Bone Development Lab
The Bone Development Laboratory studies how early life dietary factors influence skeletal development to optimize peak bone mass and bone function. The group leverages a wide array of animal and cell models, molecular, and physiology techniques, and human subjects to address questions relevant to bone health and to early life onset diseases such as degenerative bone disorders and obesity. Working in a multidisciplinary, collaborative environment, the team applies tools such as peripheral quantitative CT-scan, micro-CT scan, bone histomorphometric analysis, and animal models to gather a broader picture of physiological or pathophysiological function of bone. Clinical studies include evaluation of bone development from controlled feeding studies, and how bone is impacted by maternal and child obesity.
By understanding the fundamental biology and regulatory systems that define bone endocrinology and health, the Lab aims to provide the evidence base needed to craft effective strategies to thwart disease and improve health and development of children and adults.
Blueberry/Phenolic Acids, Maternal Obesity, and Bone Health
Dietary factors such as blueberry (BB)-derived phenolic acids and soy protein isolate have been shown to influence skeletal health by affecting bone formation and resorption processes. While the preponderance of evidence for BB-associated outcomes derive from animal models, mounting evidence supports effects of dietary factors on the bone in human studies. The Lab has discovered that hippuric acid (HA) and 3-(3-hydroxyphenyl) propionic acid (3-3-PPA), two phenolic acid (PA) metabolites derived from BB pigment polyphenols that appear in the serum of BB diet-fed rats, are bioactive and dose-dependently promote bone growth in mice and in bone cell cultures (human and rodent). Our preliminary studies implicate G-protein coupled receptor 109A (GPR109A) in mediating bone cell senescence and formation/resorption effects of HA and 3-3-PPA. Our current studies are testing the hypothesis that bone-active blueberry phenolic acids regulate osteoblast and osteoclast activities via the GPR109A. Our ongoing clinical studies of BB feeding in pre-adolescent children will test the idea that short-term BB exposure increases blood and urine markers of bone formation, while reducing markers of resorption.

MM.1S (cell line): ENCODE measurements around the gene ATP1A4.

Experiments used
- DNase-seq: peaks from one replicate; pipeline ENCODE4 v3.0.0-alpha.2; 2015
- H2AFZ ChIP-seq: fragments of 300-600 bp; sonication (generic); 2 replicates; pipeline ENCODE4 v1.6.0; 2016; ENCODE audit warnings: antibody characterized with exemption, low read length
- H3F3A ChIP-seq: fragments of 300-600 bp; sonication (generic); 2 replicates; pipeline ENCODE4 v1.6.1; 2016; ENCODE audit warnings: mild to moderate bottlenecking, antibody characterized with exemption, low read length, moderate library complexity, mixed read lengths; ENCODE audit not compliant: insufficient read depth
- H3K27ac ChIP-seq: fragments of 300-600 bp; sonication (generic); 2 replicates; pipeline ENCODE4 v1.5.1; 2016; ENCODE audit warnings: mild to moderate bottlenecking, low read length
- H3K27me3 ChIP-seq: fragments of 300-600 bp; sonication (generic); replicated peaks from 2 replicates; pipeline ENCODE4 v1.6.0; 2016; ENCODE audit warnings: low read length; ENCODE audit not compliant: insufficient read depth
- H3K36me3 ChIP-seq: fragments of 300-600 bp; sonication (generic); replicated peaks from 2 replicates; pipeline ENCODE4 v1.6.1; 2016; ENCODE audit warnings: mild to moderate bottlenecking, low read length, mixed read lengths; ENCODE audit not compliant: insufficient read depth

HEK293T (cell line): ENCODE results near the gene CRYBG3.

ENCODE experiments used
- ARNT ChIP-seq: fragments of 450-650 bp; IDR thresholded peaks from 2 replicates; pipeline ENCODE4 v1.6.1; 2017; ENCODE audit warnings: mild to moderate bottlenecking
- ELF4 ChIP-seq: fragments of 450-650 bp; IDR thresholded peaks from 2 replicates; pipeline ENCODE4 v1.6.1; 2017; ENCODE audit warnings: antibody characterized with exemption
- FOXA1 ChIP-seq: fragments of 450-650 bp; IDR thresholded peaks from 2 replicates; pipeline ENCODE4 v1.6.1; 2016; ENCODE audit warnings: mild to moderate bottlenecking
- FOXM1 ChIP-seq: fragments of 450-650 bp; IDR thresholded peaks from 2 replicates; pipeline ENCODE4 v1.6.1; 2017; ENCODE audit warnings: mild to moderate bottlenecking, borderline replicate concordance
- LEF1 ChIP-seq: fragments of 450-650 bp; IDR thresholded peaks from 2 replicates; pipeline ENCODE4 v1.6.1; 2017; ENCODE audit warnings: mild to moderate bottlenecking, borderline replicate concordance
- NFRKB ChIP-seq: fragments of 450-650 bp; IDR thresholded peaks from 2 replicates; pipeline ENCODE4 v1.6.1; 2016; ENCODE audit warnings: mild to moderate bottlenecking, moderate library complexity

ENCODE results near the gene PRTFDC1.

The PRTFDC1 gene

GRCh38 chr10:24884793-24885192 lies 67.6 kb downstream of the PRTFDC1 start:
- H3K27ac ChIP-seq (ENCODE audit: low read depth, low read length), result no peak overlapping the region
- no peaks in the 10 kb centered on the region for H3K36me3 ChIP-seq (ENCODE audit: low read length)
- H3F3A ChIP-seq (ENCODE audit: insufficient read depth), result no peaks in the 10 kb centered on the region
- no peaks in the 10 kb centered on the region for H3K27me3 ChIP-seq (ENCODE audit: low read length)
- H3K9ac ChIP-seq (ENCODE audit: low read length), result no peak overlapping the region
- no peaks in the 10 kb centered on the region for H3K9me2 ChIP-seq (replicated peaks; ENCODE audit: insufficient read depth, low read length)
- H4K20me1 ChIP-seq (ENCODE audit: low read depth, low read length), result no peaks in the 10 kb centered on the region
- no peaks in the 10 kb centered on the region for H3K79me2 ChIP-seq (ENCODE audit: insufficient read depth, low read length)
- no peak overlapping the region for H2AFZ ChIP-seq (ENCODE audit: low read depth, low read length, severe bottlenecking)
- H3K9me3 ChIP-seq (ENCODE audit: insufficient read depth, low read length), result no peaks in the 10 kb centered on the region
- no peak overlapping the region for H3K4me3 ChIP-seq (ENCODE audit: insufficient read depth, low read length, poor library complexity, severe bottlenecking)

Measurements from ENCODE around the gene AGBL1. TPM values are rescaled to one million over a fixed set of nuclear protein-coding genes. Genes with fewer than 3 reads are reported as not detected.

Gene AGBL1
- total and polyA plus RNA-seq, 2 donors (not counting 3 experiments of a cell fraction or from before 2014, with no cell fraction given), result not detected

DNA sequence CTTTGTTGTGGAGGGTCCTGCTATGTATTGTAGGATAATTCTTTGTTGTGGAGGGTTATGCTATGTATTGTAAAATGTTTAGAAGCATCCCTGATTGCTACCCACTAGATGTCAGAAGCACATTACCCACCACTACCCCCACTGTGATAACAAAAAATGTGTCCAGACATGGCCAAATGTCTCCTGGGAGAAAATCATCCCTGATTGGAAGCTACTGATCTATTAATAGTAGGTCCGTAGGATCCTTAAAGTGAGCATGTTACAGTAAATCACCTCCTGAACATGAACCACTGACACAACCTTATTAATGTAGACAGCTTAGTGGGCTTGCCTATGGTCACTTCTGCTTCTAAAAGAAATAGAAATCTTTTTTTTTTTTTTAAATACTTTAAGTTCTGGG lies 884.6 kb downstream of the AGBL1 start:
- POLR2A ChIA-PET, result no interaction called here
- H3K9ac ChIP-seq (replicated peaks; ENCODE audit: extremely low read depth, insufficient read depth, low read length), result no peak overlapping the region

Both experimental and clinical studies indicate that maternal obesity is associated with poor skeletal development and bone health in offspring. Our lab has demonstrated that maternal high fat diet consumption prior to and during pregnancy in mice and rats is associated with impaired embryonic/neonatal skeletal development. Using bone cell-type specific gene knock mouse models, the tem is currently testing hypothesis that maternal obesity impairs fetal bone development via increased Ezh2 and subsequent decreased SATB2 expression (thus, reduced SATB2-mediated osteoblastic cell differentiation).